Nematodes 101

Nematodes are microscopic, worm-like organisms that live in the soil. There are well over 15,000 known species, making them the most numerous multicellular animals on earth! A single handful of garden soil can contain thousands.

Bad Nematodes

Most nematodes are harmless, but a handful of troublesome species attack the outside surfaces of plants, burrowing into the plant tissue and causing root, stem, folar and even flower damage. Other nematodes live inside the plants for part of their lives, causing damage from the inside out. Plants injured by nematodes are also more susceptible to bacterial and fungal damage as well. Unfortunately, it’s not always easy to distinguish nematode damage from other issues like poor fertility or disease. A soil test may be required to positively diagnose nematodes as the problem.

Good Nematodes

Not all nematodes are bad! In fact, there are numerous nematodes that occur naturally in the soil that break down organic matter (like in your compost pile!). Increasingly, nematodes are also introduced into gardens and on farms as an organic, biological control method to help control pests such as grubs, fleas, cutworms, and root maggots.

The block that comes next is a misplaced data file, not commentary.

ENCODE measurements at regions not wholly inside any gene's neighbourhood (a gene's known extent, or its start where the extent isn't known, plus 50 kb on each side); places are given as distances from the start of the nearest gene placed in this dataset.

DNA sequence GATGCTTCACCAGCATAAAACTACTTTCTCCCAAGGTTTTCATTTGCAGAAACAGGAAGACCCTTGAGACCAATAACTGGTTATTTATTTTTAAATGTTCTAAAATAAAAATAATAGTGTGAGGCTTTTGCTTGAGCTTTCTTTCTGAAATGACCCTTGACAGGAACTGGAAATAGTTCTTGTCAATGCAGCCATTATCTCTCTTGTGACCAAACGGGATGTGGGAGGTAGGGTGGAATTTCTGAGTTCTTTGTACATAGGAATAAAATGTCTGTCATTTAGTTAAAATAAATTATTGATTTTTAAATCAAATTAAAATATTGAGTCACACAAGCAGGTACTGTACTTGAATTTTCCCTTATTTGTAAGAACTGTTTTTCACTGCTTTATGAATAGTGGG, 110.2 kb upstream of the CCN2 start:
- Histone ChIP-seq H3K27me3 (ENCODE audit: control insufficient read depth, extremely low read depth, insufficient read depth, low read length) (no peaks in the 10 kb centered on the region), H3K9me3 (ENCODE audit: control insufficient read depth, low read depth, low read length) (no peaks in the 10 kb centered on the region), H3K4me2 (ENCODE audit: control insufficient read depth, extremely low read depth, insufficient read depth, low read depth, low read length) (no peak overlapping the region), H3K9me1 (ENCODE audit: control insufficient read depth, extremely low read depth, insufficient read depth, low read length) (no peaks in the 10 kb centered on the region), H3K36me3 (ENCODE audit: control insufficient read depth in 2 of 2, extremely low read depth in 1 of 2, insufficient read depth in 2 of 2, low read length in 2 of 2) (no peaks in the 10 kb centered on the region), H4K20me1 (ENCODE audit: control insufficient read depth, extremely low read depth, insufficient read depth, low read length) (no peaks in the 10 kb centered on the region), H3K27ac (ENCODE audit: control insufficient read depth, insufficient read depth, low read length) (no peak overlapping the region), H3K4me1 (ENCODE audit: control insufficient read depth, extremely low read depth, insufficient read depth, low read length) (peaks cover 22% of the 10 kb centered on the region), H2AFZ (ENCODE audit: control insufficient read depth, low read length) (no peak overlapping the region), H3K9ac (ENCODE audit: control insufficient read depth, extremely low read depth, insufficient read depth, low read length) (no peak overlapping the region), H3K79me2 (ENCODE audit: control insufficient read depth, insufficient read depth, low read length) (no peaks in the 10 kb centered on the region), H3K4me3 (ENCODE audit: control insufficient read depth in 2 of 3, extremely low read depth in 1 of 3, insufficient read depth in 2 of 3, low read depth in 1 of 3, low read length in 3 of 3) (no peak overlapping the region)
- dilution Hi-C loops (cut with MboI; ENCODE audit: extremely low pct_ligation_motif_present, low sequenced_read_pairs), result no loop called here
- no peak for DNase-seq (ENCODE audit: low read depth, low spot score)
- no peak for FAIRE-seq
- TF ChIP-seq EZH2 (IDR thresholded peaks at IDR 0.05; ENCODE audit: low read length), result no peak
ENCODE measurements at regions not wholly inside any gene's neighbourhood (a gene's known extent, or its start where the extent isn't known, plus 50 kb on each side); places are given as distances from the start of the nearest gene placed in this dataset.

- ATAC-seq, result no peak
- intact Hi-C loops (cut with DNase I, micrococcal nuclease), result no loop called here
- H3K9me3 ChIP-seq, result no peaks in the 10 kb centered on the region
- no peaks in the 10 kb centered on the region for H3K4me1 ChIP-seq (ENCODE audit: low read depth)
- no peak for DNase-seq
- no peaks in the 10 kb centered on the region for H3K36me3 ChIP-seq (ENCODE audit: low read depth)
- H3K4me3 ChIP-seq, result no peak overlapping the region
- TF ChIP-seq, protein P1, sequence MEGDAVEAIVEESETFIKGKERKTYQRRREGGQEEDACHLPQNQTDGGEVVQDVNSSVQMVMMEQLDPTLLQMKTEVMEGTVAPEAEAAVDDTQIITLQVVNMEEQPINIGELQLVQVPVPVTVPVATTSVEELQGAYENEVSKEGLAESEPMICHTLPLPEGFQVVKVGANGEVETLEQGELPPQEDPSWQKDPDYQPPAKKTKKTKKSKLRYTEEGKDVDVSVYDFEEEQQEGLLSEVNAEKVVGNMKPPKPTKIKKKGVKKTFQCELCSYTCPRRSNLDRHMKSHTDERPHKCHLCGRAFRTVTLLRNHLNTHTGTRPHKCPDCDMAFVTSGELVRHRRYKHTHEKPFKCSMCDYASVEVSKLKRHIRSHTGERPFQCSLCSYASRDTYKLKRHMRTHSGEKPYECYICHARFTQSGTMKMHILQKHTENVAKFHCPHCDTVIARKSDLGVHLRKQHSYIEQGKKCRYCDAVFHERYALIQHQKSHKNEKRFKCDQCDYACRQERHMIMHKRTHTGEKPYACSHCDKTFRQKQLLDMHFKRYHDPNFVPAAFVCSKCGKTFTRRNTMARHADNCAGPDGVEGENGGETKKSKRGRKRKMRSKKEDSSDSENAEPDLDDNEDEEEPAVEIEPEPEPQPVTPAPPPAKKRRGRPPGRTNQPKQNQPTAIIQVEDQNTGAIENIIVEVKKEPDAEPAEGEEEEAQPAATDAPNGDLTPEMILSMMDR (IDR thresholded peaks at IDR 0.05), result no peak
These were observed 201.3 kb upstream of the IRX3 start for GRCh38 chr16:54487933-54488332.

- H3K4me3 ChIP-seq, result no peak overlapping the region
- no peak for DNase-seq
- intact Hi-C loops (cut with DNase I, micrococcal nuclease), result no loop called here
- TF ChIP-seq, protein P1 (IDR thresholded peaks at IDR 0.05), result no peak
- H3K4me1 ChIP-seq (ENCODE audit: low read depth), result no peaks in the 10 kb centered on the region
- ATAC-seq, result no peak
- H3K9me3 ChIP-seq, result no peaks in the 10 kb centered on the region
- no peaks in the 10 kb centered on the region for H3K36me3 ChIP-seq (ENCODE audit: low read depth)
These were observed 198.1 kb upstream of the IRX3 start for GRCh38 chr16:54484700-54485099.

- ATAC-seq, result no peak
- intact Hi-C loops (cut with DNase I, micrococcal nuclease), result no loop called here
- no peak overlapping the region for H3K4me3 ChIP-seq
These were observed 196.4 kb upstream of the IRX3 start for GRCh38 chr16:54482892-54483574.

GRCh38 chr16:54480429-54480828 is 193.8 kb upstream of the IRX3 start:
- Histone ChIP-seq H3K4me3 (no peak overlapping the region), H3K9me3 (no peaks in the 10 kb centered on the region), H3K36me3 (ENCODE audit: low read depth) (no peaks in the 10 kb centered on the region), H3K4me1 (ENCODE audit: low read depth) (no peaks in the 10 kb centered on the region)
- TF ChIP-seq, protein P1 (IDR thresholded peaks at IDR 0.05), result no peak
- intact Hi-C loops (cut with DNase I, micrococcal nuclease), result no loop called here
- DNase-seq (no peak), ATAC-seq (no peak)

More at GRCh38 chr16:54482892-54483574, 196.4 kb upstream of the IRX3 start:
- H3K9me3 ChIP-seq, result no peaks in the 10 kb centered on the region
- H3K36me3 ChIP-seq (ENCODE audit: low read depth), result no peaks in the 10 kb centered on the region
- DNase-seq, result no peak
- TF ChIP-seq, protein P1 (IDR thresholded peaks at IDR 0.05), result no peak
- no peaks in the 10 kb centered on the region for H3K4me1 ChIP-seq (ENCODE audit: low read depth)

Once released, nematodes get right to work. Depending on the type of nematode released, they either “cruise” around the soil to find the larvae of pests or wait for a host insect to pass by and then “ambush” them. The nematodes release toxic bacteria that kills the pest larvae within 24-48 hours. The bacteria then serves a food source for the nematodes to reproduce. Once the food source dwindles, the nematodes start the search for a new host, helping to eliminate pests from your garden.

If a particular pest is causing problems in your garden, consider applying beneficial nematodes. You can purchase nematodes online (see below), and they are easily applied by mixing them with water and spraying with a hose or watering can. However, because nematodes are living organisms, it’s important to take care when selecting, handling and applying them. They require adequate moisture, moderate temperature, and can’t be exposed to direct sunlight. And as with any pest control, it’s important to purchase and apply the right type. Explore the resources below to learn more about nematodes.


Beneficial Nematodes, UVM Extension
IPM Laboratories, Inc.
The Bug Lady
Nematode 101: The good, the bad, the indifferent, Mid-Atlantic Grower 2002

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